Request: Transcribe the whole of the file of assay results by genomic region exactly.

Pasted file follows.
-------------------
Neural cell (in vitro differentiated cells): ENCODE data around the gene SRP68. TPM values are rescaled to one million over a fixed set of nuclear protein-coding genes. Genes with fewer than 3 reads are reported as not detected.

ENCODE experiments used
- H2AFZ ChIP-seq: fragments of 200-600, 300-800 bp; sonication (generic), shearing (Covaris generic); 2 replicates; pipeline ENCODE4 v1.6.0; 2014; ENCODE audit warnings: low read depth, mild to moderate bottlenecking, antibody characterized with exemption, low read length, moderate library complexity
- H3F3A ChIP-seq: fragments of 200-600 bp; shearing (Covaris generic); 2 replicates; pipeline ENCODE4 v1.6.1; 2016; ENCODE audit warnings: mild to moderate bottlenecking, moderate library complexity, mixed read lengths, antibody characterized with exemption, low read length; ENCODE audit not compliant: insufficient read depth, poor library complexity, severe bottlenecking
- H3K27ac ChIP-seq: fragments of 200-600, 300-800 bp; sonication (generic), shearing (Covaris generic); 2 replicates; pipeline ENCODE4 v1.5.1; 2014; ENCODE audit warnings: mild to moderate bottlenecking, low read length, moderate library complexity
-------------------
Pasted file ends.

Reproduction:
Neural cell (in vitro differentiated cells): ENCODE data around the gene SRP68. TPM values are rescaled to one million over a fixed set of nuclear protein-coding genes. Genes with fewer than 3 reads are reported as not detected.

ENCODE experiments used
- H2AFZ ChIP-seq: fragments of 200-600, 300-800 bp; sonication (generic), shearing (Covaris generic); 2 replicates; pipeline ENCODE4 v1.6.0; 2014; ENCODE audit warnings: low read depth, mild to moderate bottlenecking, antibody characterized with exemption, low read length, moderate library complexity
- H3F3A ChIP-seq: fragments of 200-600 bp; shearing (Covaris generic); 2 replicates; pipeline ENCODE4 v1.6.1; 2016; ENCODE audit warnings: mild to moderate bottlenecking, moderate library complexity, mixed read lengths, antibody characterized with exemption, low read length; ENCODE audit not compliant: insufficient read depth, poor library complexity, severe bottlenecking
- H3K27ac ChIP-seq: fragments of 200-600, 300-800 bp; sonication (generic), shearing (Covaris generic); 2 replicates; pipeline ENCODE4 v1.5.1; 2014; ENCODE audit warnings: mild to moderate bottlenecking, low read length, moderate library complexity